The following is an excerpt from my essay, ‘Making Meaning: Utopian Method for Minds, Bodies, and Media in Architectural Design’ published by the Open Library of Humanities. The full essay is available to all, delightfully, as a completely free and open access publication here: https://olh.openlibhums.org/article/10.16995/olh.109/
The imaginative ‘play’ that we call design has a special space—the studio. It is a physical space that is particular to the act of design. Like the theatre, the stadium, or the pitch, it has a particular construction that marks the space out for a particular role. Like ‘once upon a time’ and the set-ups it elaborates, the studio is a physical space that corresponds to a specific space of the imagination. While, as with other species, play can take place anywhere, there is still a particular role for this special place, which is the setting for a ritual that triggers the flow of creativity. When entering the studio this frame of mind takes over, and any interruption to the atmosphere can be catastrophic—or at least it feels catastrophic. It is certainly detrimental to the creative design process.
As I write this, I am sitting in the British Library in London, as I often do, and I am reminded that here is a special place for imaginative play as well. I am also reminded how much I resent any intrusion upon my space of solitary play here. As if to prove my point, a woman has just walked in and is unpacking and rustling around just opposite me; and a young man has followed right behind and sat to my right, wearing too much perfume. I note, looking up at the continuing noise, that the woman is plugging in and setting up three (!) laptops in her space. The space of creativity and play is mental, physical, multi-sensual (as the scene above shows), affective, and particular, and is also marked by prohibitions and restraints—‘rules’—that are often internally imposed:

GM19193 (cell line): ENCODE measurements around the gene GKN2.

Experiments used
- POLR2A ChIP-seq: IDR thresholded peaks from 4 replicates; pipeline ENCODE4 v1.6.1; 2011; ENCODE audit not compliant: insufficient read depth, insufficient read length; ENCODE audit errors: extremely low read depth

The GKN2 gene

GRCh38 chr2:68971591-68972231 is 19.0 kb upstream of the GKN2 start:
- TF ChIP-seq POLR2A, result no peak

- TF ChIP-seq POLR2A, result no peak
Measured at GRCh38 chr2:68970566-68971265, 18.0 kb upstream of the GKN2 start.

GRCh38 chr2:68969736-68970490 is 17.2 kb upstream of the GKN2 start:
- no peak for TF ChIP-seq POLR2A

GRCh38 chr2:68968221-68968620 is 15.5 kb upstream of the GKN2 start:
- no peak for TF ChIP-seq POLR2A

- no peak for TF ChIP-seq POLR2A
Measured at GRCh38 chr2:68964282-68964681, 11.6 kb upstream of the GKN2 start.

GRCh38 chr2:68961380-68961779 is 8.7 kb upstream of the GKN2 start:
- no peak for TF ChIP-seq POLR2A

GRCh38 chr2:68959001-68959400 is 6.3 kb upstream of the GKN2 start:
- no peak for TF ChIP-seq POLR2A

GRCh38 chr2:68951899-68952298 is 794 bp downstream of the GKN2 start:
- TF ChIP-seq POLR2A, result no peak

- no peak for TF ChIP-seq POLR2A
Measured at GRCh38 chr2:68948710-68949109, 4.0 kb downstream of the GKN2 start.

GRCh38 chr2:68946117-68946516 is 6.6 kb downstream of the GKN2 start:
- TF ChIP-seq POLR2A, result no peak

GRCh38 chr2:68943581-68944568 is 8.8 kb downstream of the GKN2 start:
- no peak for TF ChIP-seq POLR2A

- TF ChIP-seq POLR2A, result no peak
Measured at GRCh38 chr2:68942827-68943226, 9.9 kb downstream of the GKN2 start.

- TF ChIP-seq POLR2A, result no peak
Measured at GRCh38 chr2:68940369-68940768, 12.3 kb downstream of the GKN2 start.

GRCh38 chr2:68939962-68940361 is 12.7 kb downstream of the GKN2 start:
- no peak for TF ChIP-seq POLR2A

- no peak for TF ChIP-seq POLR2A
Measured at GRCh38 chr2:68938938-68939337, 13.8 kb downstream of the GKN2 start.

One generally finds, even in animals, “rules” of play: special signals (such as wagging the tail or not using claws), postures, facial expressions, and sounds that mean “This is make-believe”. Often special places are set aside for playing: a stadium, a gymnasium, a park, a recreation room, a ring or circle. There are special times, special clothes, a special mood for play—think of holidays, festivals, vacations, weekends. (Dissanayake, 1992: 43)
The studio is the particular place where make-believe is enabled in design. Kyna Leski addresses the role of the studio as a space of experimentation (just as the space of the library allows critical experimentation), brilliantly and poetically speaking of the individual experience of material reasoning within it. Her narrative is a modernist one—with roots in the methods of the Bauhaus—in which learning to trust the senses, to trust the materials, involves an initial un-learning (though not a total un-learning: the student does not become a tabula rasa). All the prejudices and preconceptions of the future designer are stripped away, and a newly built Homo faber steps forth. This is a useful narrative with which to encourage the student to trust in the process: We are taking a portion of yourself away, but replacing it with something much better. The importance of that trust cannot be underestimated.